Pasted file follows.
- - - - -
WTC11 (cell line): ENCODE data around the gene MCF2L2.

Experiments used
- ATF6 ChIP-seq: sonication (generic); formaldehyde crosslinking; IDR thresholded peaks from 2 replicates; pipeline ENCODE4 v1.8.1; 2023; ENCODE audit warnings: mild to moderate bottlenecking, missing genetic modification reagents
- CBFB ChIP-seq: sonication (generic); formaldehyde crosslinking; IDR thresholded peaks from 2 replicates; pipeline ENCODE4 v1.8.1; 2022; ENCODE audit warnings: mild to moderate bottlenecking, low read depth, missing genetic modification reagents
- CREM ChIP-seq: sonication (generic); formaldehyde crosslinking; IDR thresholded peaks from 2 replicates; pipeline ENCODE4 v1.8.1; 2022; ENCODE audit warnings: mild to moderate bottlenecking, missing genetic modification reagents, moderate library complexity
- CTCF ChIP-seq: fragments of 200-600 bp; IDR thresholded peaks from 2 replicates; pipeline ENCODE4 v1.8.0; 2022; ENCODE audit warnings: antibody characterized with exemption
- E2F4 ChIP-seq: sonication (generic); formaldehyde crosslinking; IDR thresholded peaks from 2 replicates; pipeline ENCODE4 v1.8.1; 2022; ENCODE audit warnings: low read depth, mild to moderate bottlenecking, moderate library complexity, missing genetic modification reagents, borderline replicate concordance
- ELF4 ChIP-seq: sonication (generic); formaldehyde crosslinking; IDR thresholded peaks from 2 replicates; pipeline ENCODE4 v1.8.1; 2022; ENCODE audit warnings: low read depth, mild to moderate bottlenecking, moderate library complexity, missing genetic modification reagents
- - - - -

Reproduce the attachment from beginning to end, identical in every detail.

WTC11 (cell line): ENCODE data around the gene MCF2L2.

Experiments used
- ATF6 ChIP-seq: sonication (generic); formaldehyde crosslinking; IDR thresholded peaks from 2 replicates; pipeline ENCODE4 v1.8.1; 2023; ENCODE audit warnings: mild to moderate bottlenecking, missing genetic modification reagents
- CBFB ChIP-seq: sonication (generic); formaldehyde crosslinking; IDR thresholded peaks from 2 replicates; pipeline ENCODE4 v1.8.1; 2022; ENCODE audit warnings: mild to moderate bottlenecking, low read depth, missing genetic modification reagents
- CREM ChIP-seq: sonication (generic); formaldehyde crosslinking; IDR thresholded peaks from 2 replicates; pipeline ENCODE4 v1.8.1; 2022; ENCODE audit warnings: mild to moderate bottlenecking, missing genetic modification reagents, moderate library complexity
- CTCF ChIP-seq: fragments of 200-600 bp; IDR thresholded peaks from 2 replicates; pipeline ENCODE4 v1.8.0; 2022; ENCODE audit warnings: antibody characterized with exemption
- E2F4 ChIP-seq: sonication (generic); formaldehyde crosslinking; IDR thresholded peaks from 2 replicates; pipeline ENCODE4 v1.8.1; 2022; ENCODE audit warnings: low read depth, mild to moderate bottlenecking, moderate library complexity, missing genetic modification reagents, borderline replicate concordance
- ELF4 ChIP-seq: sonication (generic); formaldehyde crosslinking; IDR thresholded peaks from 2 replicates; pipeline ENCODE4 v1.8.1; 2022; ENCODE audit warnings: low read depth, mild to moderate bottlenecking, moderate library complexity, missing genetic modification reagents